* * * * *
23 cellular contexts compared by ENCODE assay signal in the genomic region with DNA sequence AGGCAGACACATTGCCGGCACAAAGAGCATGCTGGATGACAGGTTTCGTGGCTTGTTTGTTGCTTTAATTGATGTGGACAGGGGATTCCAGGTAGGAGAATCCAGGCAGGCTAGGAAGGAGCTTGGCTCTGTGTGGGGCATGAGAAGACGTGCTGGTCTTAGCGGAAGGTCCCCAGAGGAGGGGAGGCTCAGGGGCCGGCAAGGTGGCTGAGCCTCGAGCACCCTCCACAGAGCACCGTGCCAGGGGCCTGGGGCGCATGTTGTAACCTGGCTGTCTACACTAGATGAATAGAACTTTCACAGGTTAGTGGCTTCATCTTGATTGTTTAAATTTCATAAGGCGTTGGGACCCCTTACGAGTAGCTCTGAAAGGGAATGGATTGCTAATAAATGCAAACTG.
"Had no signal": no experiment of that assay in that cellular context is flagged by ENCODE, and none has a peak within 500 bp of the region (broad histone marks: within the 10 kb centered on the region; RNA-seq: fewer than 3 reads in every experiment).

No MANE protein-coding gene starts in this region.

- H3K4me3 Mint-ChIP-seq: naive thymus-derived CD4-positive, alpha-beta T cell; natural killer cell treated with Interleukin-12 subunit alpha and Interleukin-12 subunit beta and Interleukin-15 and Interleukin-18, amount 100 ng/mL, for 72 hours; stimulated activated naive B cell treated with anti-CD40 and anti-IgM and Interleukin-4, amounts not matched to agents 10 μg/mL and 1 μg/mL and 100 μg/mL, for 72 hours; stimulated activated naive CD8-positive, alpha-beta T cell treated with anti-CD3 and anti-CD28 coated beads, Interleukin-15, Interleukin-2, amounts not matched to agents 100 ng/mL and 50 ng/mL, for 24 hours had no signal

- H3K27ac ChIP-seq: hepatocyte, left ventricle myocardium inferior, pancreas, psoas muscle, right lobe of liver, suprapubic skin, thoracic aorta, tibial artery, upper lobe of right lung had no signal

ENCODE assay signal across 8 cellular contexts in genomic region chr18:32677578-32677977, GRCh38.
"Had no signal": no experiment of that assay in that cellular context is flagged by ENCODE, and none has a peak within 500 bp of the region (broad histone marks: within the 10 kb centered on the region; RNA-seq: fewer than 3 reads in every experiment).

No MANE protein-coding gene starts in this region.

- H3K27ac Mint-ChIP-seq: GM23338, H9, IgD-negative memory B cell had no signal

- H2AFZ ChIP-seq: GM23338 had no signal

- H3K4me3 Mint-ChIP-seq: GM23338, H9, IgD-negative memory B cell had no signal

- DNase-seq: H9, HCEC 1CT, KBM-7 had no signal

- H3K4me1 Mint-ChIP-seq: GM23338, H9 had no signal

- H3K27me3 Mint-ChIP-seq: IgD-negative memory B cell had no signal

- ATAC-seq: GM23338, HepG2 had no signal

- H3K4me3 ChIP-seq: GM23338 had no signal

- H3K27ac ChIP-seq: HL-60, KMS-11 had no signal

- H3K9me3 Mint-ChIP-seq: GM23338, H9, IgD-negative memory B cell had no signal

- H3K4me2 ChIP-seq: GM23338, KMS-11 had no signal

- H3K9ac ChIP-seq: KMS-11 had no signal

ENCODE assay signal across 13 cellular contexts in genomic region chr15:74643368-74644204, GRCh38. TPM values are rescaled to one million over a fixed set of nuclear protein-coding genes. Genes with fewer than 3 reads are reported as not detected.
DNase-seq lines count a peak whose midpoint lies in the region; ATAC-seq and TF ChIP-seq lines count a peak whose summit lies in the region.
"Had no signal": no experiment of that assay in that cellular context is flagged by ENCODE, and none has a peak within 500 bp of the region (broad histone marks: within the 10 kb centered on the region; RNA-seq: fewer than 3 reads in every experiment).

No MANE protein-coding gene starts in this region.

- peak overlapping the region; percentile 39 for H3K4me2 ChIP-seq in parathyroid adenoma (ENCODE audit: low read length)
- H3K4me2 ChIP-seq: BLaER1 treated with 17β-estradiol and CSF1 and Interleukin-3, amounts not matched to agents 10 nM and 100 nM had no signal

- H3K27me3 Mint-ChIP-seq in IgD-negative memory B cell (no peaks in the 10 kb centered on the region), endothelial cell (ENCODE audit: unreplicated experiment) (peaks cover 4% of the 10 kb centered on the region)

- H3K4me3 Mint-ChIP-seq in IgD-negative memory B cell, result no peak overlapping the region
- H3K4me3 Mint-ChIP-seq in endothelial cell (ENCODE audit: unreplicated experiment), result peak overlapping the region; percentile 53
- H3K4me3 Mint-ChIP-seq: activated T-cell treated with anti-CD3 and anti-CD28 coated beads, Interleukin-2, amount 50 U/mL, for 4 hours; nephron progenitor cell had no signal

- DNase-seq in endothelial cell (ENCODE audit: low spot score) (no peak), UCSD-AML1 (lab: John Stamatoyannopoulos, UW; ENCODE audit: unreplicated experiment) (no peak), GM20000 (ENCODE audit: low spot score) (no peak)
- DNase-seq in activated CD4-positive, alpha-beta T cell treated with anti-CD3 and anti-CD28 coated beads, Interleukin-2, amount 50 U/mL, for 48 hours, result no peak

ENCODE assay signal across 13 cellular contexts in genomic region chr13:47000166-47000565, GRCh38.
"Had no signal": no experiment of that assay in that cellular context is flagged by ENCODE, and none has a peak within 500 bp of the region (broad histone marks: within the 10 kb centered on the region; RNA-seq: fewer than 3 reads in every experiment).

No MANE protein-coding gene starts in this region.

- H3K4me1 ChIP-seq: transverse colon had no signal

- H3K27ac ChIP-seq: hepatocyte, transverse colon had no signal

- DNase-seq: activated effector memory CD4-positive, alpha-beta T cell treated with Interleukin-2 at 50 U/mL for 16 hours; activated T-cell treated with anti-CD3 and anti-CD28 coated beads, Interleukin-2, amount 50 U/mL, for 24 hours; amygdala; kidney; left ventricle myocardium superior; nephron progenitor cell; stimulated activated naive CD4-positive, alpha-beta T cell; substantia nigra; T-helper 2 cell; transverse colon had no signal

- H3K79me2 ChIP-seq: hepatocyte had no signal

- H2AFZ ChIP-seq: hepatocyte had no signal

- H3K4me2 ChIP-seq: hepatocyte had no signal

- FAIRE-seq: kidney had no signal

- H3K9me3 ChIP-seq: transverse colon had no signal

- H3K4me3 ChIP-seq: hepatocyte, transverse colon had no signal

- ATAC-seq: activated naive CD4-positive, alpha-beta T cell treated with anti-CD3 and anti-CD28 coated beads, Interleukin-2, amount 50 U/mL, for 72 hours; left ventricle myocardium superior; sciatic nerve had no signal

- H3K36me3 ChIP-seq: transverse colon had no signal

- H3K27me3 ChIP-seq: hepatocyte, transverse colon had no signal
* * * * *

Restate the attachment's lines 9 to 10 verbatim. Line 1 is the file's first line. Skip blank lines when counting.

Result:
- H3K27ac Mint-ChIP-seq: GM23338, H9, IgD-negative memory B cell had no signal

- H2AFZ ChIP-seq: GM23338 had no signal